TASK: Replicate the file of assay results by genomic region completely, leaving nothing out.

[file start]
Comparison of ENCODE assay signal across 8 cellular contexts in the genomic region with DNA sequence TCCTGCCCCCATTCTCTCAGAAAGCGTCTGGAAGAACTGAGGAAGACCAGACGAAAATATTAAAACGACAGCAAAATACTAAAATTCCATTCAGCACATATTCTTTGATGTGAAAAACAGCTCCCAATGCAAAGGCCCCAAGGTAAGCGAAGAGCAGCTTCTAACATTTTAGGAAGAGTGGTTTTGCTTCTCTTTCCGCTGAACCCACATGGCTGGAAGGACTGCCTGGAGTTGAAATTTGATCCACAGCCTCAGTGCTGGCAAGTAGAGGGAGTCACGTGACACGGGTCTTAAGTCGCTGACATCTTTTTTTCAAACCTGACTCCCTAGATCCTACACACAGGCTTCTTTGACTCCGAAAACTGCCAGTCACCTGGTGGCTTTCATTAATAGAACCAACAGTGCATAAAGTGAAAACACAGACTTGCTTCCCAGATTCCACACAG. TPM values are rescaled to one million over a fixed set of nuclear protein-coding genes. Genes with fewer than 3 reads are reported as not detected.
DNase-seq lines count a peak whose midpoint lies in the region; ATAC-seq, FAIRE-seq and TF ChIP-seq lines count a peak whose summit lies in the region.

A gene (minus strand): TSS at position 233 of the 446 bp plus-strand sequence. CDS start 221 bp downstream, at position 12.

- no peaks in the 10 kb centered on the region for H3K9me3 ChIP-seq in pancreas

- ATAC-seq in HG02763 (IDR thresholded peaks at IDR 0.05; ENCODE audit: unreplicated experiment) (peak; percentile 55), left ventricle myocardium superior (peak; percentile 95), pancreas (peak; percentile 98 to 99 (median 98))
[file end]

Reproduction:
Comparison of ENCODE assay signal across 8 cellular contexts in the genomic region with DNA sequence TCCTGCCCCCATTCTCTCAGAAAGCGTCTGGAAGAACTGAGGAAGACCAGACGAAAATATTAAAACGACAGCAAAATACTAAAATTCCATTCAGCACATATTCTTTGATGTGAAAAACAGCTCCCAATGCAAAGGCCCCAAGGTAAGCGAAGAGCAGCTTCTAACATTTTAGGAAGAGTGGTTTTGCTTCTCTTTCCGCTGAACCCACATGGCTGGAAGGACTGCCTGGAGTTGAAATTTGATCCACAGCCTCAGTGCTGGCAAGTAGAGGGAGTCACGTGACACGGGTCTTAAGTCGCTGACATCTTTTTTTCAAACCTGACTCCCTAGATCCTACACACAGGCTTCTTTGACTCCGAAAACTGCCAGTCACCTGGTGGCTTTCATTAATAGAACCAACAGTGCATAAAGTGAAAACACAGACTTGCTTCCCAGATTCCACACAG. TPM values are rescaled to one million over a fixed set of nuclear protein-coding genes. Genes with fewer than 3 reads are reported as not detected.
DNase-seq lines count a peak whose midpoint lies in the region; ATAC-seq, FAIRE-seq and TF ChIP-seq lines count a peak whose summit lies in the region.

A gene (minus strand): TSS at position 233 of the 446 bp plus-strand sequence. CDS start 221 bp downstream, at position 12.

- no peaks in the 10 kb centered on the region for H3K9me3 ChIP-seq in pancreas

- ATAC-seq in HG02763 (IDR thresholded peaks at IDR 0.05; ENCODE audit: unreplicated experiment) (peak; percentile 55), left ventricle myocardium superior (peak; percentile 95), pancreas (peak; percentile 98 to 99 (median 98))